Posted February 7th, 2017
A 3D Printing device layers polymers to build an object by depositing material in very small layers
The publishing company Springer has more than 245 engineering journals in its portfolio, covering a wide range of fascinating and timely topics, including social robotics, biomedical microdevices, and computational mechanics. When editors took stock of the works that had been the most cited, downloaded, and shared in 2016, it was an article from JOM, The Journal of the Minerals, Metals & Materials Society that stood out at number one in the category of Engineering.
That article, “Manufacturing and Security Challenges in 3D Printing,” was written by a team of Tandon researchers: Nikhil Gupta, noted materials expert and an associate professor of mechanical engineering at NYU Tandon; lead author Steven Eric Zeltmann, a graduate student in mechanical engineering; Ramesh Karri, professor of electrical and computer engineering; Michail Maniatakos, professor of electrical and computer engineering at NYU Abu Dhabi; Nektarios Tsoutsos, a doctoral student at NYU Abu Dhabi, and Jeyavijayan Rajendran, an assistant professor at The University of Texas at Dallas and former student of Karri.
Additive manufacturing (AM), commonly called 3D printing, is a $4 billion business set to quadruple by 2020. One day, manufacturers may print everything from cars to medicines, disrupting centuries-old production practices. The Federal Aviation Administration recently certified the first 3D-printed part for GE commercial jet engines, and companies like Ford Motor Company are using AM to build products and prototypes.
But the new technology poses some of the same dangers unearthed in the electronics industry, where trusted, partially trusted, and untrusted parties are part of a global supply chain.
That finding, along with initial recommendations for remedies, was the basis of the top-ranked paper. In it, the researchers examined two aspects of 3D printing that have cybersecurity implications: printing orientation and insertion of fine defects. “These are possible foci for attacks that could have a devastating impact on users of the end product, and economic impact in the form of recalls and lawsuits,” said Gupta.
Additive manufacturing builds a product from a computer assisted design (CAD) file sent by the designer. The manufacturing software deconstructs the design into slices and orients the printer head. The printer then applies material in ultra-thin layers.
The researchers reported that the orientation of the product during printing could make as much as a 25 percent difference in its strength. However, since CAD files do not give instructions for printer head orientation, malefactors could deliberately alter the process without detection. Gupta explained that economic concerns also influence how a supplier prints a product. “Minus a clear directive from the design team, the best orientation for the printer is one that minimizes the use of material and maximizes the number of parts you can print in one operation,” he said.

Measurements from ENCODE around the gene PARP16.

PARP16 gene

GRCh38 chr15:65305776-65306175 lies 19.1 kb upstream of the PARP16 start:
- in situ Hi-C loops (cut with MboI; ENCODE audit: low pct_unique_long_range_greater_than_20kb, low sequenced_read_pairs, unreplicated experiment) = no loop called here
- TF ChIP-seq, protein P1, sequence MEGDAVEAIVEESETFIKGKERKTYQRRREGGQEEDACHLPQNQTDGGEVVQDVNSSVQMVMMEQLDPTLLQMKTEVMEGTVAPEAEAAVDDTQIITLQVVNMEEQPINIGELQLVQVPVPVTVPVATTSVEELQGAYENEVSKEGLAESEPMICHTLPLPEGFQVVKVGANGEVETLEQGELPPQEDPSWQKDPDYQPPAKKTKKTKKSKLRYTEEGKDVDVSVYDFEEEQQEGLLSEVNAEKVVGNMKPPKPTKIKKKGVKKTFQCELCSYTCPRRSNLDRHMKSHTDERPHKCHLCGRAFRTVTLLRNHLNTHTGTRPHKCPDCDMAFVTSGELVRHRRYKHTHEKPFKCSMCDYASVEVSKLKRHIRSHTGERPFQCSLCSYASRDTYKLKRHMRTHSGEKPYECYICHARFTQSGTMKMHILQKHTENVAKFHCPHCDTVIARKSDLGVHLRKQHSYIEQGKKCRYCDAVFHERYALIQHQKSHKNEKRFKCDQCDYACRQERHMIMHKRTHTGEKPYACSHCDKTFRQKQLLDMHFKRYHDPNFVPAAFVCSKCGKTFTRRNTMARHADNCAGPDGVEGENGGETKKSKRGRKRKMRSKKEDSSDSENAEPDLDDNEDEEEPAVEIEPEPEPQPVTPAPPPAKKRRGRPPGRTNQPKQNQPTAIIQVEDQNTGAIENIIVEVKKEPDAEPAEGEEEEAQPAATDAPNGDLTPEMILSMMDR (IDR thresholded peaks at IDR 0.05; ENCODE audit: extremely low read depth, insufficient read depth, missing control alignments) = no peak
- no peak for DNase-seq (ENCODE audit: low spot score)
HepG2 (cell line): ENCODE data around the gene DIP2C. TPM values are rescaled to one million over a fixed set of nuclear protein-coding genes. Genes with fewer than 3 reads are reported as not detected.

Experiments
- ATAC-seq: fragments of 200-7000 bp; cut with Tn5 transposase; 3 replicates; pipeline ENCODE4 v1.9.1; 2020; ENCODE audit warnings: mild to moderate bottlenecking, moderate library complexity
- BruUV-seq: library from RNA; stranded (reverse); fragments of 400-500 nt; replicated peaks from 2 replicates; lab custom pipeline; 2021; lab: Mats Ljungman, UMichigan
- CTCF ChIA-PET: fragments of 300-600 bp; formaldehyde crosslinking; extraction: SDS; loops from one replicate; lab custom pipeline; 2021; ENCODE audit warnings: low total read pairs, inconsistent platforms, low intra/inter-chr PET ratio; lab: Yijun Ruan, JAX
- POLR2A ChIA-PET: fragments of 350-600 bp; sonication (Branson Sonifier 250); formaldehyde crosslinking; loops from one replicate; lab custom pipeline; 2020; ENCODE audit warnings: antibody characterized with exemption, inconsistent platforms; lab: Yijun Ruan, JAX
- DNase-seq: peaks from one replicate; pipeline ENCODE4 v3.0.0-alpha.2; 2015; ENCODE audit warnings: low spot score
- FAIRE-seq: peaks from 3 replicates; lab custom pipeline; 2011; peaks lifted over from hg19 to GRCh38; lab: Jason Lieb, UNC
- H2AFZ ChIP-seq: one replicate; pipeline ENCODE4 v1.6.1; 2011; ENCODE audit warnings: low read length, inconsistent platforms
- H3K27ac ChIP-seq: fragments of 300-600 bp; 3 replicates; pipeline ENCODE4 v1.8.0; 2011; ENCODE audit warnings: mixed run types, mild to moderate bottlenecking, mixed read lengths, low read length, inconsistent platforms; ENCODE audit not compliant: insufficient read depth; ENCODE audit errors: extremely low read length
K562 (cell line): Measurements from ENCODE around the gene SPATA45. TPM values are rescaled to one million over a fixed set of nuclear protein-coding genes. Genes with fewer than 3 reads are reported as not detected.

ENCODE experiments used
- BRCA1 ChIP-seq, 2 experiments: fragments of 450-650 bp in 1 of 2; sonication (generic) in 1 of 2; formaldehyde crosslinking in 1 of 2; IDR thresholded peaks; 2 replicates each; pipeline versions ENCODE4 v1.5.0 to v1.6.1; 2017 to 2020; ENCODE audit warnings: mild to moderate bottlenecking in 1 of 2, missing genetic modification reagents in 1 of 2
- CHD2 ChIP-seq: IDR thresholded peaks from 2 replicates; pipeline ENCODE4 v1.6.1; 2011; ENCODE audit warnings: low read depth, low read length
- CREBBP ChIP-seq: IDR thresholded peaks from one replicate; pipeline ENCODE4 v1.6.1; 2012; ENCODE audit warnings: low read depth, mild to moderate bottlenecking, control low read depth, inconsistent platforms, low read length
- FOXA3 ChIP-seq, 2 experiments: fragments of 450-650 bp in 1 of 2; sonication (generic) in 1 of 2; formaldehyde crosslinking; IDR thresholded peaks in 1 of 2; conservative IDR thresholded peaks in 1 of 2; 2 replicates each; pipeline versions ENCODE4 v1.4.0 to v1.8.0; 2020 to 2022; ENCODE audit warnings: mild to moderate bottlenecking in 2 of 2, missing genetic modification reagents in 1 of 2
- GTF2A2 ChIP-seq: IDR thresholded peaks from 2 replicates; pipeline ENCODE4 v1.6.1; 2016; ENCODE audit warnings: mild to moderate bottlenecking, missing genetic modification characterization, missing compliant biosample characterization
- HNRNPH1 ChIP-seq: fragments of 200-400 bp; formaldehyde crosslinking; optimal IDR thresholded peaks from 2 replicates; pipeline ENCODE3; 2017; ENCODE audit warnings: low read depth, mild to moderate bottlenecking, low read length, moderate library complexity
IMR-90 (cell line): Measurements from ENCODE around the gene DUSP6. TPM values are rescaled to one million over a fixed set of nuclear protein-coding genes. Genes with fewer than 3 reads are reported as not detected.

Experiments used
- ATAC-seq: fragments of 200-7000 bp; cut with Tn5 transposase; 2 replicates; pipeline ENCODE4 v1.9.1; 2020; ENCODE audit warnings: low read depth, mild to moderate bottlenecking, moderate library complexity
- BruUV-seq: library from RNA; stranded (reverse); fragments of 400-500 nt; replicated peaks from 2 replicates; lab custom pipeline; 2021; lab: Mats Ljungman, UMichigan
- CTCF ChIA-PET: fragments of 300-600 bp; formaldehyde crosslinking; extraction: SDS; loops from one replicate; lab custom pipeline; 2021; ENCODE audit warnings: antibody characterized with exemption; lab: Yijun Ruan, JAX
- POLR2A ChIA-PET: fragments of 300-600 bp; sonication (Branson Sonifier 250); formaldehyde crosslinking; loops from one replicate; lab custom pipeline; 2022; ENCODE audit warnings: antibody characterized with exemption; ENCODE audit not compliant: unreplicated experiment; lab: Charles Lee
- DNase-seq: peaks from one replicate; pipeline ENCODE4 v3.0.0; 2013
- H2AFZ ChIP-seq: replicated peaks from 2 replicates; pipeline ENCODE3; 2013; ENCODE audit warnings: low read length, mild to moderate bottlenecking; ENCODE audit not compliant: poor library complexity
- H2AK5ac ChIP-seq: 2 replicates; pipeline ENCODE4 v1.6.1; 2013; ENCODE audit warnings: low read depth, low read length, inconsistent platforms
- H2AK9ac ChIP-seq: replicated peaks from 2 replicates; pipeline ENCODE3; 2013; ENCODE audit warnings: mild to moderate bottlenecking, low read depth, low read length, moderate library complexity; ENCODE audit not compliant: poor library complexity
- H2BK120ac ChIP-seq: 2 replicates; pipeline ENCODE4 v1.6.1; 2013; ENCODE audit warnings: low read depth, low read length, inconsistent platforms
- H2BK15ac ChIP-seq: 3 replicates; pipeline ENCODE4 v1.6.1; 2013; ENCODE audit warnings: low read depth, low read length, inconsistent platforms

Karri, a cybersecurity researcher known for improving the trustworthiness of the microchip supply chain, explained: “With the growth of cloud-based and decentralized production environments, it is critical that all entities within the additive manufacturing supply chain be aware of the unique challenges presented to avoid significant risk to the reliability of the product.” He pointed out that an attacker could hack into a printer that is connected to Internet to introduce internal defects as the component is being printed. “New cybersecurity methods and tools are required to protect critical parts from such compromise,” he said.
When the researchers introduced sub-millimeter defects between printed layers, they found that the defects were undetectable by common industrial monitoring techniques, such as ultrasonic imaging, which do not require destruction of the sample. Over time, materials can weaken with exposure to fatigue conditions, heat, light, and humidity and become more susceptible to these small defects. “With 3D printed components, such as metallic molds made for injection molding used in high temperature and pressure conditions, such defects may eventually cause failure,” Gupta said.
“It is unsurprising that the world’s 3D printing community found the Tandon team’s paper so timely and compelling,” Dean Katepalli Sreenivasan said. “Tandon has long been at the cutting edge of cybersecurity studies, and we are currently blazing new trails in hardware security. Professor Gupta and his colleagues are doing seminal work that will have a major impact on industry and the world.”
In October 2017, Gupta will be helping to organize a global symposium on additive manufacturing. His earlier event, held in 2016, drew numerous leaders from academia, industry, and government to Brooklyn to discuss the future of the field.
Read the full version of “Manufacturing and Security Challenges in 3D Printing.” The Office of Naval Research helped fund the research.